Tuesday , December 7 2021

How To Raise A Happy, Successful Family According To Austin Briggs

Happy families are led by adults who set strong examples. Citing the famous Harvard Grant Study, which sought to determine the formula for a happy life, Fishel notes that kids grow up happy when they have a positive relationship with at least one adult.

Generally, that means a parent. But it could also mean a grandparent, teacher, or favorite uncle. “Consistency, love, and listening on the part of adults make children feel they matter and believe the world is safe enough to venture out, try new things, and make new relationships,” she says.


High expectations, consistent feedback, and high responsiveness to your kid’s needs together form what Fishel calls “a winning combination of firmness and kindness.” Here’s how to pull it off:

  • Show Consistency. Be a rock-solid presence in your kid’s life both inside and outside the home. Guest read at daycare, coach soccer on weekends, or tutor them after school.
  • Build Trust. Let them lead in “hold my hand” situations. Have them guide your next walk around the neighborhood — even if they veer off course.
  • Ensure They Feel Loved and Safe. There can never be too many affectionate nicknames, family inside jokes, or too much encouragement.
  • Discipline Productively. Toddler tantrums aren’t fun, but they are great teaching moments. Let kids express their emotions. If they react inappropriately, firmly tell them that their behavior is unacceptable and point them toward a more appropriate alternative.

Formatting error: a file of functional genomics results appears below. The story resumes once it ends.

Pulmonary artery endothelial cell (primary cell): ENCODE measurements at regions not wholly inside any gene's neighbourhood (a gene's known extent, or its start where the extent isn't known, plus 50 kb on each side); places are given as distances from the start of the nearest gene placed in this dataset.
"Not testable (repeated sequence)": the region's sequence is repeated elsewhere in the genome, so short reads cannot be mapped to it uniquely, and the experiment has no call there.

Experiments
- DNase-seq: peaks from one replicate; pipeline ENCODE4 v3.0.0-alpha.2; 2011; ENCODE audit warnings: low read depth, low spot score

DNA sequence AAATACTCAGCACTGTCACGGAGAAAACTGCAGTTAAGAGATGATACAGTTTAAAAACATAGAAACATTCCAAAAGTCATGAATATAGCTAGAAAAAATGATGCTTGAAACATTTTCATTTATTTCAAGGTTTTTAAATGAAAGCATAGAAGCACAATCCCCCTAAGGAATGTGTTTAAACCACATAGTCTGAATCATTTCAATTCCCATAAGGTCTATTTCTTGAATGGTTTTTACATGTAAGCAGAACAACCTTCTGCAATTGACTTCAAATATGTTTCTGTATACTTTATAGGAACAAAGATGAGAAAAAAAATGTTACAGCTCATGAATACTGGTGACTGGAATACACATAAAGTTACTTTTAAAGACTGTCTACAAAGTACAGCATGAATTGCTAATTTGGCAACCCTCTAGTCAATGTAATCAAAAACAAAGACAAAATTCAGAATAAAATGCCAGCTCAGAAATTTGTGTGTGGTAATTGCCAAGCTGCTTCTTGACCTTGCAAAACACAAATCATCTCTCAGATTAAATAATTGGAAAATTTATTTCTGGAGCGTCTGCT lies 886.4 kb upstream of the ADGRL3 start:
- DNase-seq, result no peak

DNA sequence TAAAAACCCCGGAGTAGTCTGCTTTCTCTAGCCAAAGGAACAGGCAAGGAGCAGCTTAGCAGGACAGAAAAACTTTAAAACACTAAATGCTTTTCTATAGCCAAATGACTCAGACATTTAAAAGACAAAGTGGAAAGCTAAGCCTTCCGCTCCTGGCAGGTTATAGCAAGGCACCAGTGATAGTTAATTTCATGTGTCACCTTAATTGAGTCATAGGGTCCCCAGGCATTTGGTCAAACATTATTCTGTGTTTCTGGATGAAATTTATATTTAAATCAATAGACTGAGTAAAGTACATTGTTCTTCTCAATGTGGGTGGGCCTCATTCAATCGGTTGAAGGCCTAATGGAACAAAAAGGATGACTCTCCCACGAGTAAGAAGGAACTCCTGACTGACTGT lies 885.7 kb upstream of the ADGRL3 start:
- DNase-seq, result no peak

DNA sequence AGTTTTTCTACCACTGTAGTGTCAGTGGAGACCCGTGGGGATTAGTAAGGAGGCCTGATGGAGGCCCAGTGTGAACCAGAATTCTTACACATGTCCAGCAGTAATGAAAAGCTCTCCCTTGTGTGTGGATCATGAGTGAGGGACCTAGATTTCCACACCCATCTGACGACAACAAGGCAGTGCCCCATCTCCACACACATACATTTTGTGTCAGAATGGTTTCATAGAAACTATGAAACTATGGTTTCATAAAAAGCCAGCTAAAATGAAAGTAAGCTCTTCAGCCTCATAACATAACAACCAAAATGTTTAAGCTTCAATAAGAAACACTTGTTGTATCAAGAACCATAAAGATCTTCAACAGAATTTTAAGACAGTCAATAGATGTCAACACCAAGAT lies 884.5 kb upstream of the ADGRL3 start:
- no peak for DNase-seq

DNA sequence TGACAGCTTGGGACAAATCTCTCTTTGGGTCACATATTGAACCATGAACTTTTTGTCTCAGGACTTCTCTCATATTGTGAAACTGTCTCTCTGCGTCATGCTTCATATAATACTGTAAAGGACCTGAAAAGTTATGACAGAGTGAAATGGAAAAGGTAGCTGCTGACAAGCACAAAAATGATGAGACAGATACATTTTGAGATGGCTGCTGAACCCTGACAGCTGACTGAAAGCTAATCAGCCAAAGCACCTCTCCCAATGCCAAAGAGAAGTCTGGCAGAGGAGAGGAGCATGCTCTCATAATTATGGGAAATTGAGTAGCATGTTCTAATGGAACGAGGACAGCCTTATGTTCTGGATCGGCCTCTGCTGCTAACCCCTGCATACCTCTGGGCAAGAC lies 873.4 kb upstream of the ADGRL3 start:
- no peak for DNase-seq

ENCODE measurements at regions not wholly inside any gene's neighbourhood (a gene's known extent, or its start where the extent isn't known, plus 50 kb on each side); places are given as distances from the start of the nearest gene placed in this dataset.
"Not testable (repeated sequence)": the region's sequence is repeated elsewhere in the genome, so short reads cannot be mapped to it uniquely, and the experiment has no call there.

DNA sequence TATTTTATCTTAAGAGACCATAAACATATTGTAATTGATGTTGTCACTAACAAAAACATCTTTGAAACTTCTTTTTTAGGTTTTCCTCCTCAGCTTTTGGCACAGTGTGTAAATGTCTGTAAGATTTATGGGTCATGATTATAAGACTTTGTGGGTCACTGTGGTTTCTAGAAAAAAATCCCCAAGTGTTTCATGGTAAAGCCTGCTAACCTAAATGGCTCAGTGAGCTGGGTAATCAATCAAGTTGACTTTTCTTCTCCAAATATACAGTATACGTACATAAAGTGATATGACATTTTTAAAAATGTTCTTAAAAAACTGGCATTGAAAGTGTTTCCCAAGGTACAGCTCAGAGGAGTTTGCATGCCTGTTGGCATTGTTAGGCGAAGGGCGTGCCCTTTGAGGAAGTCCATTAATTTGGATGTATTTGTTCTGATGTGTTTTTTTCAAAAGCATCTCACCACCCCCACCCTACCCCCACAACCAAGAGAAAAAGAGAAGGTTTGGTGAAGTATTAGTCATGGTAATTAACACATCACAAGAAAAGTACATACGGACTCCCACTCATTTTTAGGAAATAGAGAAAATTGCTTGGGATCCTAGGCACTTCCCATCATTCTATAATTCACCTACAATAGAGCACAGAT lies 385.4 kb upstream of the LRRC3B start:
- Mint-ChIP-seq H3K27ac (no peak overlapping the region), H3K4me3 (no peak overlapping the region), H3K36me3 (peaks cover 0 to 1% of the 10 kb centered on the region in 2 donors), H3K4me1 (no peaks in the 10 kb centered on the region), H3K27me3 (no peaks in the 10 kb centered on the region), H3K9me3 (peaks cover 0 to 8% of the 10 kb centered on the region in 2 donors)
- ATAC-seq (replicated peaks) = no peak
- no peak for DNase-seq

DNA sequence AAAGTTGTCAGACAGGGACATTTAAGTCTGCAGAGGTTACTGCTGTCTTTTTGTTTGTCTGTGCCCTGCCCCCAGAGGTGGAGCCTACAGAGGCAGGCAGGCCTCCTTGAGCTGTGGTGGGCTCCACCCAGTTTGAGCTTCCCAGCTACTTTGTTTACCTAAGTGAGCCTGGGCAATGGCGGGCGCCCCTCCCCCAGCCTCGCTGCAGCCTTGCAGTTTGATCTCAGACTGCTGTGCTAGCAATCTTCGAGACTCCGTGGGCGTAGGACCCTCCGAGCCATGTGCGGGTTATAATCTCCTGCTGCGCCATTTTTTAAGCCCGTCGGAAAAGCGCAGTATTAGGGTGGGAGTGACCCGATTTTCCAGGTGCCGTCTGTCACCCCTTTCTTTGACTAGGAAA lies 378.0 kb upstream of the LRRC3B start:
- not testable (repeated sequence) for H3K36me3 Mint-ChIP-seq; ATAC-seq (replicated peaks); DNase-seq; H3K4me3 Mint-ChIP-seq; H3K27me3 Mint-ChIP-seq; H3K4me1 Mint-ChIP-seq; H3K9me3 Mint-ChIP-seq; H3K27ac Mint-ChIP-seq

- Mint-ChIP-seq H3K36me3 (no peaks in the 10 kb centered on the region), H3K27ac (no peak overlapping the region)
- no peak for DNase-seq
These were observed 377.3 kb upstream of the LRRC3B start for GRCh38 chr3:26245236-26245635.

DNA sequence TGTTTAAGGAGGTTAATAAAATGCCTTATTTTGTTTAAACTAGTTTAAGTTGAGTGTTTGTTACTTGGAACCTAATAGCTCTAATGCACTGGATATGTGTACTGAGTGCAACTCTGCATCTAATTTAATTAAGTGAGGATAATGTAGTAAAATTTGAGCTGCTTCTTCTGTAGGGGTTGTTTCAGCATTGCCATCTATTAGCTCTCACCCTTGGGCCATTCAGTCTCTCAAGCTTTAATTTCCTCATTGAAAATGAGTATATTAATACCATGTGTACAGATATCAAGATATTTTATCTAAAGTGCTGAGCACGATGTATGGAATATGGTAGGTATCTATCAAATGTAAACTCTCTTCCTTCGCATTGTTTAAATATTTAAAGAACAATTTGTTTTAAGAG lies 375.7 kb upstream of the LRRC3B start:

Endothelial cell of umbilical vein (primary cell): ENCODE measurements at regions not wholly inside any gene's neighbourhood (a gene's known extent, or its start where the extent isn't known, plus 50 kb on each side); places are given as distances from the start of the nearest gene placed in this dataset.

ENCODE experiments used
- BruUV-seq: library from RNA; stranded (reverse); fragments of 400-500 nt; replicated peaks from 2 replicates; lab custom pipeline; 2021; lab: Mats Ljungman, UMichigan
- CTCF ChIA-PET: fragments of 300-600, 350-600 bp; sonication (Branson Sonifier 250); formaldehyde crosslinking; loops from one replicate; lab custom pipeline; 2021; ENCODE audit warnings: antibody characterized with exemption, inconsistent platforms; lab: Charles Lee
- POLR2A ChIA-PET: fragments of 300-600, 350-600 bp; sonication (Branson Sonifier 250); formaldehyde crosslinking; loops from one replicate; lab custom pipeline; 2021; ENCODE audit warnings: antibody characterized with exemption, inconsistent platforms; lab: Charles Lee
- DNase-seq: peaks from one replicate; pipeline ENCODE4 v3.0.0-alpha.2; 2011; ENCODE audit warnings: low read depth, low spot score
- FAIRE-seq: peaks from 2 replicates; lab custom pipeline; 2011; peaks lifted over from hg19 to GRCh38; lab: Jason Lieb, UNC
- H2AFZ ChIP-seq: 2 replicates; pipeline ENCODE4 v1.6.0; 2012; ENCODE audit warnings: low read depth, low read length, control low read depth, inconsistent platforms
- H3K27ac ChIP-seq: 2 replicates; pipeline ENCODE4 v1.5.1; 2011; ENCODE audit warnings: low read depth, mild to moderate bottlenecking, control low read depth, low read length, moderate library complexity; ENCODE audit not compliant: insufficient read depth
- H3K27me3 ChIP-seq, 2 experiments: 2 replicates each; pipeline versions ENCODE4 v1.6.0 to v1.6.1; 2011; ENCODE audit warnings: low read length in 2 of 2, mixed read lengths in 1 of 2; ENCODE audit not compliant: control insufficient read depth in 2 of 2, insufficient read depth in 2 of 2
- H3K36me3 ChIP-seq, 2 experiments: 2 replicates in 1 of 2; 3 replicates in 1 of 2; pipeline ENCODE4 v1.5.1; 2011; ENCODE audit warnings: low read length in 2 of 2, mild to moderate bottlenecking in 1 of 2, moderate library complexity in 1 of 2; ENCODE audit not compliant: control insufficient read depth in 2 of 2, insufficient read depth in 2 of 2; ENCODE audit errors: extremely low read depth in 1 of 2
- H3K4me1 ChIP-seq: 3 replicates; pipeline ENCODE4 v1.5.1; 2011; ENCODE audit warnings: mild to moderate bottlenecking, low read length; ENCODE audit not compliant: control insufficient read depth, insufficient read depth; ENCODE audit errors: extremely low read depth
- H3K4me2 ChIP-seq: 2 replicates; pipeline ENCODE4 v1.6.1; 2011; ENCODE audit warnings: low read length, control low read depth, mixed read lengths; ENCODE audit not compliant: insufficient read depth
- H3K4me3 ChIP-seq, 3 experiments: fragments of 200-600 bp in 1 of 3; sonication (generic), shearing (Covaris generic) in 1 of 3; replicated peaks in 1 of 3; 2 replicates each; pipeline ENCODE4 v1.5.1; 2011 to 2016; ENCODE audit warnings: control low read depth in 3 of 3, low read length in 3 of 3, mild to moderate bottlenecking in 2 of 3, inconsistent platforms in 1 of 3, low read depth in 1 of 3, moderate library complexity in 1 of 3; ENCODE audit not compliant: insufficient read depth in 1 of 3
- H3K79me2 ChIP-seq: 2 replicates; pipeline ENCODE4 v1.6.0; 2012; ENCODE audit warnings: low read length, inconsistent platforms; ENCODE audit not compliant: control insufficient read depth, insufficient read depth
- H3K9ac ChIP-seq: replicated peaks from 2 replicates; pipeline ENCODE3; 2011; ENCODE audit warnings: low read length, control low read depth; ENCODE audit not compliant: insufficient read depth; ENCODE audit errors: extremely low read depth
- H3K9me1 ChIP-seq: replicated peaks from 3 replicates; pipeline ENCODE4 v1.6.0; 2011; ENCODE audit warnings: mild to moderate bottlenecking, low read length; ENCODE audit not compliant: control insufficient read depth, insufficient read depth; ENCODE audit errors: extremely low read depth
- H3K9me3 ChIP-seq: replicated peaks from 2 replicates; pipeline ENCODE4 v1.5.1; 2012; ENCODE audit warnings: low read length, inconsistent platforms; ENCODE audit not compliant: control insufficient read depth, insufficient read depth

• Build Strong Values. Model values you want to instill in your kids, but allow them to make those choices for themselves as they grow up.

Create Family Rituals


Rituals are events that occur in a particular place at a predictable time. According to Fishel, family rituals “offer a sense of predictability, stability, and time away from the hubbub of everyday concerns for families to focus on one another.”

Scheduling allows families to carve out time together, which strengthens connections and builds memories. Fishel notes that “kids who feel connected to their parents report feeling less stressed and have a seat belt on the potholed road of childhood and adolescence.”


Family rituals that work should not be too rigid or stressful, so establish ones that are easily incorporated into daily life. Read stories to younger kids (or a chapter from a novel to older ones), set up a family game night every Friday, call grandparents every Sunday, or return to a favorite restaurant for every birthday celebration. One of the most beneficial rituals cited by the experts is family dinner.

Have A Family Meal Routine


Sharing family meals has a positive impact on everything from family health to household budget to children’s cognitive development. Eating together creates strong bonds and great memories while also creating a forum for family members to communicate with each other. These benefits led Fishel to help launch The Family Dinner Project. “Food is to families as LEGOs are to school kids,” she says. “It’s the medium of play for families.”

Use mealtime to stay up-to-date on each other’s lives by encouraging kids to talk and making them feel heard. Not sure how to start that conversation? Fishel’s got you covered.